WASHINGTON – Democratic presidential candidate Barack Obama on Tuesday tried to reassure Jewish voters concerned about his Muslim ties, arguing that his commitment to Israel's security is unwavering.
Speaking to the National Jewish Democratic Council, the Illinois senator said his experience living in Indonesia for four years as a child and his ability to speak to Muslims could make him a better president.
"If I go to Jakarta and address the largest Muslim country on earth, I can say, 'Apa kabar,' — you know, 'How are you doing?' — and they can recognize that I understand their common humanity," Obama said. "That is a strength, and it allows me to say things to them that other presidents might not be able to say. And that's part of what's promising, I think, about this presidency."
Obama's stepfather was Indonesian, and the future senator lived in the country from ages 6 to 10.
Obama was one of six Democratic presidential candidates to speak to the council during its three-day conference at the Almas Temple in downtown Washington.
His comments came after an audience member, Robert Seidemann of West Palm Beach, Fla., asked the Illinois lawmaker about his fast rise to prominence and his support among Muslims and Arab-Americans.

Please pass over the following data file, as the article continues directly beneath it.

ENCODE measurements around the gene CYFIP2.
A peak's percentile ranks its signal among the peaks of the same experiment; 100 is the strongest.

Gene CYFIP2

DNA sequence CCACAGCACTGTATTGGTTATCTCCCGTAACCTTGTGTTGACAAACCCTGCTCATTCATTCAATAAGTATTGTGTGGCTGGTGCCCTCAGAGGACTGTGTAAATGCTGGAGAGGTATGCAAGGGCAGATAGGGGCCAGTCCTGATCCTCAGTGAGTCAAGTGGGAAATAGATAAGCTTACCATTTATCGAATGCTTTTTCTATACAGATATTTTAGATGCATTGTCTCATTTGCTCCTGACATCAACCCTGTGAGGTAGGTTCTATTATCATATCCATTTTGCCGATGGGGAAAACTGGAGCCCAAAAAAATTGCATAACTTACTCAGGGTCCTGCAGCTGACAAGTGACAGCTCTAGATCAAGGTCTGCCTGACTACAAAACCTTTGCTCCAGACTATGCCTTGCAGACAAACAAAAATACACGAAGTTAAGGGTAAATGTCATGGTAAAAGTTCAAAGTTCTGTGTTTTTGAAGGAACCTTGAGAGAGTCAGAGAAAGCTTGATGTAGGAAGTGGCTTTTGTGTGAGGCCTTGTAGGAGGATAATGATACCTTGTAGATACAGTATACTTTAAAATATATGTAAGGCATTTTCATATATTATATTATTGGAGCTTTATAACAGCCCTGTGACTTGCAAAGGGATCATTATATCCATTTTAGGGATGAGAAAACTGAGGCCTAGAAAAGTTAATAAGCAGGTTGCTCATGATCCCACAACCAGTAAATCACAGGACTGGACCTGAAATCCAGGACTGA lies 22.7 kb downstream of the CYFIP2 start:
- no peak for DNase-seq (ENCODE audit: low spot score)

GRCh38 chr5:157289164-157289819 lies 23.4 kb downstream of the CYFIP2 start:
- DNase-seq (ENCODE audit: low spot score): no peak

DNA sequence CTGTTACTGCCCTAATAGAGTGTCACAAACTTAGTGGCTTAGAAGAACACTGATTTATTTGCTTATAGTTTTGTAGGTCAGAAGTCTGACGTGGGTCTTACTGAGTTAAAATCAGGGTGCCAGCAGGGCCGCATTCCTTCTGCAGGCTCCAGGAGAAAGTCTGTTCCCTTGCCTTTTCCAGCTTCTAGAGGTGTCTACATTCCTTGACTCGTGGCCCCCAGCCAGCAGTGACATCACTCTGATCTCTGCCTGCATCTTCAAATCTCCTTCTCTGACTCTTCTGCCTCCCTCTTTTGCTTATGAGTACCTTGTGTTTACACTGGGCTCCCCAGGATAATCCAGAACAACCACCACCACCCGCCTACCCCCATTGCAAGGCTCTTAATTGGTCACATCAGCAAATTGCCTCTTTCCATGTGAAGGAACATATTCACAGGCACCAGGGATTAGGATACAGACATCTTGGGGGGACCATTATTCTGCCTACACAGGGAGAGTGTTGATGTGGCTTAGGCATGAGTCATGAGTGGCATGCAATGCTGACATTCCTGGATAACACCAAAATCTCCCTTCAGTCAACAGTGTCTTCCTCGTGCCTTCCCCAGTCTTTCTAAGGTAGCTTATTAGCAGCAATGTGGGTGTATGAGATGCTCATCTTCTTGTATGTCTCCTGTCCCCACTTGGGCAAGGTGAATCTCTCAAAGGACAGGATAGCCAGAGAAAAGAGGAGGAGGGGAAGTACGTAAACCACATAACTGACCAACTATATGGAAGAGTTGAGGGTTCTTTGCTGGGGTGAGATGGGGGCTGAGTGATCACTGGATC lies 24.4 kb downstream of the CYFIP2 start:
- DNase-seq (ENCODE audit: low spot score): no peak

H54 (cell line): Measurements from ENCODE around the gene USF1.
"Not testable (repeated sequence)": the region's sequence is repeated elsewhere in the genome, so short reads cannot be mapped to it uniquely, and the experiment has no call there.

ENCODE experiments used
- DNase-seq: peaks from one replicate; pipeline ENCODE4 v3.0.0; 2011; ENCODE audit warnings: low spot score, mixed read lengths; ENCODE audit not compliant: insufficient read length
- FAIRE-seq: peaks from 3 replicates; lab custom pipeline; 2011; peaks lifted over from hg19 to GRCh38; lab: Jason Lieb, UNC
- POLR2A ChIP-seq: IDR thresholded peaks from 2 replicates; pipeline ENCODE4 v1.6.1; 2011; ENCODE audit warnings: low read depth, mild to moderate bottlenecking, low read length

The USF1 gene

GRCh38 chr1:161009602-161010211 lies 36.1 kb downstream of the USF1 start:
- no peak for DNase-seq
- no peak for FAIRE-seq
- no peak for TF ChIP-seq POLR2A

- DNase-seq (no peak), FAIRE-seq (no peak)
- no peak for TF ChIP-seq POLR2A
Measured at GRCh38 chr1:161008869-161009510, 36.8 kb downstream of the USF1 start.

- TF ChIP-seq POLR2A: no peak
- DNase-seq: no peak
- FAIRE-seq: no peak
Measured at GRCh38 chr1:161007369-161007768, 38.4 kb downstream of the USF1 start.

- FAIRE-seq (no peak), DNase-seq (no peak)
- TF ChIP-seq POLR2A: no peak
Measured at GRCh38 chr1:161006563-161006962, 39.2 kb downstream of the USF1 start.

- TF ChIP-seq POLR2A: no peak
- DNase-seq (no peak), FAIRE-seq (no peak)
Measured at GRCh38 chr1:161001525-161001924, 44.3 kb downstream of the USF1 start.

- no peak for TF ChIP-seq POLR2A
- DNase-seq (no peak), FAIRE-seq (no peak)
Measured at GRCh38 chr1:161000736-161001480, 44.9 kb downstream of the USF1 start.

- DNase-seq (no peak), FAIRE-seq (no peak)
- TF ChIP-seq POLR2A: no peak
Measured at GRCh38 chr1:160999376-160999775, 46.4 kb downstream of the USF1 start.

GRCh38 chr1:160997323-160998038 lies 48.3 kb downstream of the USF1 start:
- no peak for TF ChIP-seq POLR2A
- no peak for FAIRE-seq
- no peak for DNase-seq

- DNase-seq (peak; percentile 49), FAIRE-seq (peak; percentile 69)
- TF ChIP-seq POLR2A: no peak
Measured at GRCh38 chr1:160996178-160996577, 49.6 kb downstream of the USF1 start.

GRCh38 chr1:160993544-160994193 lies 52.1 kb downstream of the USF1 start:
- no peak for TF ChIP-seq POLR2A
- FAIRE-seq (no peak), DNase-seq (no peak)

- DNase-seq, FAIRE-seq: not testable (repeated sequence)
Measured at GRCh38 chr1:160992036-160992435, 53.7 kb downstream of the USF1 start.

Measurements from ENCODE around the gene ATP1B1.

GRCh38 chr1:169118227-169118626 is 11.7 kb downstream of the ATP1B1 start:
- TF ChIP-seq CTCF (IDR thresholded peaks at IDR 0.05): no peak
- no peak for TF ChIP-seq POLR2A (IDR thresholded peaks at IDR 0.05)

"We are obviously friends with all of them," Seidemann said. "However, when it comes to Israel and push comes to shove, how can you make us, as Jews, totally comfortable in addressing the issues in Israel and moving toward what no president has been able to do and that is establish a peace?"
Obama said he has probably gotten more support from Jewish donors, although he actively seeks support from Muslim Americans as well. But he said those Jews who have known him the longest would testify "that I haven't just talked the talk, I've walked the walk when it comes to Israel's security."
Obama said while he is committed to protecting Israel's security, he would also reach out to Arab leaders who are committed to recognizing Israel and renouncing violence. He did not repeat the statement he made last month while campaigning in Iowa — that he supports relaxing restrictions on aid to the Palestinian people if their leaders renounced terrorism and recognized Israel. "Nobody is suffering more than the Palestinian people," Obama said at the time.
A reporter followed Obama out of the building and asked him about that statement. He did not answer but left in his car for the Capitol.
Seidemann said he was a little disappointed that Obama didn't mention the aid to the Palestinians. He said Obama's position on the Middle East was a cause of concern, but he's open to listening to him further and may end up supporting him in the primary.